Spend a Little, Save A Lot
You have heard the adage “you have to spend money to make money”. But have you ever considered that you can “spend money to save money”? Prioritizing, saving and smart money management is simply good practice. But what if I told you that by hiring a Professional Organizer, you could actually put money back into your pocket? “How?” you ask.
- Eliminate duplicate purchases. Purchasing duplicates – big or small- is easy to do when those rarely used items are stuffed away and out of sight.
- Return items you never used. Sounds strange, but while uncluttering you may uncover items you purchased months ago that still have the tags on them. Many large department stores have a generous return policy.
- Re-gift. Who has never rewrapped and re-gifted a gift that was never taken out of the box? It is so acceptable that a term was created for it –“white elephant”.
- Know what is in your pantry and make a grocery list. When you go to the store without a list you spend 60% more on average than if you had one.
- Knowing what is in your pantry aids to better meal planning. Food prices will continue to increase so be creative and stretch out that food dollar.
- Eliminate late fees. If you don’t adhere to a monthly bill paying routine, bills can be misplaced and ultimately paid late.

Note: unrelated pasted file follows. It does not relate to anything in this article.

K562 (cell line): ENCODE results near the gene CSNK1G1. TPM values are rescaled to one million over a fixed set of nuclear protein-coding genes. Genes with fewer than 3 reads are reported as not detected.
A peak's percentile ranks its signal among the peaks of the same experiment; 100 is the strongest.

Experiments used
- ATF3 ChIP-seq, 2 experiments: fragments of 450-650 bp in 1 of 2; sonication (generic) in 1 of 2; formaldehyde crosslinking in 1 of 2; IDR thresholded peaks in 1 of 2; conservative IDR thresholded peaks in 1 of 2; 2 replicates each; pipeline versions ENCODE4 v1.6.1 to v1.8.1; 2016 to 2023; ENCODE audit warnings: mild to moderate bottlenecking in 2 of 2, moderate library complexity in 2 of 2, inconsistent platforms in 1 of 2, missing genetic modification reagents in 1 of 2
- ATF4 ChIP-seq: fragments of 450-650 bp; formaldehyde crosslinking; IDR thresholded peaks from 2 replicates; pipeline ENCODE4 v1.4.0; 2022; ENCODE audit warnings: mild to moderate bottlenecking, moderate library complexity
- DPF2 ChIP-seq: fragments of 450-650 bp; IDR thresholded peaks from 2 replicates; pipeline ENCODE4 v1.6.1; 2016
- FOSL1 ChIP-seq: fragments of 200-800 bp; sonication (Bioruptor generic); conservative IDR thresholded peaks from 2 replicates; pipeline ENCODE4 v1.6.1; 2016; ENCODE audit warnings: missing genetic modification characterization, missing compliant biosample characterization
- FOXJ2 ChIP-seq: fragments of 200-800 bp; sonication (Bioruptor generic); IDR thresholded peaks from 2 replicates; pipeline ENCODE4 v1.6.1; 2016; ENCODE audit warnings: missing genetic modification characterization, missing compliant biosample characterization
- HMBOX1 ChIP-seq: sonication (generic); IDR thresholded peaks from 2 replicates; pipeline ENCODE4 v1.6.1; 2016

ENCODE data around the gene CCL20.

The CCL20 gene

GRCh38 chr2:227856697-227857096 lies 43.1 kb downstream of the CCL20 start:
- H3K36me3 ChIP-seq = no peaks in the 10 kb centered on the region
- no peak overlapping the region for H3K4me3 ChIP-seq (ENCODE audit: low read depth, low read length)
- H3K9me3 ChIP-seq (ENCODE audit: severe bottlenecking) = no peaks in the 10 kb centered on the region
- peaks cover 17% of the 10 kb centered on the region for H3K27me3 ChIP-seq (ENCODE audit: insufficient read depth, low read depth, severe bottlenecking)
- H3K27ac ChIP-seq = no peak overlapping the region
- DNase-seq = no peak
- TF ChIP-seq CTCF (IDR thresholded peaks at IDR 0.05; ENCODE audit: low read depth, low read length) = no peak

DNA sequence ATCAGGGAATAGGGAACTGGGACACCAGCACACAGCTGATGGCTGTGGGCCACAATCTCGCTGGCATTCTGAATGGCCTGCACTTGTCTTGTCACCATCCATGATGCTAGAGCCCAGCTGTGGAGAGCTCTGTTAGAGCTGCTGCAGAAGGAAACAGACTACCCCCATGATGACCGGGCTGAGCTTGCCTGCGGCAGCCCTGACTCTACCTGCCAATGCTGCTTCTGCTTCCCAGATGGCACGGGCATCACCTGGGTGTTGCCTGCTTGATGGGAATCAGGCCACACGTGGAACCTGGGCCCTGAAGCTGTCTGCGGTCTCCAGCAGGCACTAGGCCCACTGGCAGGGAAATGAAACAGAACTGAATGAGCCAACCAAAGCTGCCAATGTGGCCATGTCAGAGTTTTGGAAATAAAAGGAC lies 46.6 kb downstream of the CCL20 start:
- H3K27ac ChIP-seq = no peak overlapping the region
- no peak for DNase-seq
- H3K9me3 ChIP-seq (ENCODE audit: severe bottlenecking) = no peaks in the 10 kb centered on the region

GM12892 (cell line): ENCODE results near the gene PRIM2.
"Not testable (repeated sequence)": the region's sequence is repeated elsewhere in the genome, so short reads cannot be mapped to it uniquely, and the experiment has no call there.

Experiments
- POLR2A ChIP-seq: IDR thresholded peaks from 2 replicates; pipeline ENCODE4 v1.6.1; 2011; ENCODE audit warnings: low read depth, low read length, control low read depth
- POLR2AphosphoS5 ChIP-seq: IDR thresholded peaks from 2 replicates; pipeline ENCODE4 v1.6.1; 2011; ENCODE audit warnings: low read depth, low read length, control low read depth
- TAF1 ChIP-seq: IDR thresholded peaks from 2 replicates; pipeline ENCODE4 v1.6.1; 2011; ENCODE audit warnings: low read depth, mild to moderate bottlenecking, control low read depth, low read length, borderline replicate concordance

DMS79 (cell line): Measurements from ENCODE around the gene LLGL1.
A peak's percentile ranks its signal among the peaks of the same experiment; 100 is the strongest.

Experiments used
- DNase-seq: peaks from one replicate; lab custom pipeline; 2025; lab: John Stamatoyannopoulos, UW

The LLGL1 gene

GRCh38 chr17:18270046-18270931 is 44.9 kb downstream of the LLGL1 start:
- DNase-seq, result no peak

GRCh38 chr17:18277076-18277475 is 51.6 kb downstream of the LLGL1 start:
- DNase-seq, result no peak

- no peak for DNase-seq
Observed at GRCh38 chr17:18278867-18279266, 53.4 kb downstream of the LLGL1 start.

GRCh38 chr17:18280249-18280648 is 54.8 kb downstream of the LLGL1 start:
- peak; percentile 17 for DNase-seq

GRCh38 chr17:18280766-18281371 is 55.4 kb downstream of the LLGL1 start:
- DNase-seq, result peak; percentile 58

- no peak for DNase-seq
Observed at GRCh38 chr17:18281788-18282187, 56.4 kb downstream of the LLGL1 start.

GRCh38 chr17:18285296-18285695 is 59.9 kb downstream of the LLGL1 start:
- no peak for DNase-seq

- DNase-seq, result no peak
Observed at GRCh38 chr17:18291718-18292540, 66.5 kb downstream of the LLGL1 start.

- Empty out the paid storage unit. The average cost of paid storage is over $700 per family per year.
- Cash in the cushions. It’s shocking what you will discover in those pockets or old purses when you dump them upside down.
- Sell stuff you no longer want. There are so many options – on-line actions, local consignment stores, neighborhood garage sales.
- Once you have organized space and systems in place, you will want to maintain them. Your urge to shop will diminish when you discover how great it feels to live in space without the extra stuff lying around.
These are just a few ways that a Professional Organizer can help you save money. There are many many more benefits offered by a Professional Organizer– financially, mentally, emotionally as well as the positive impact your renewed space will have on your physical health and on your relationships. The rewards are limitless.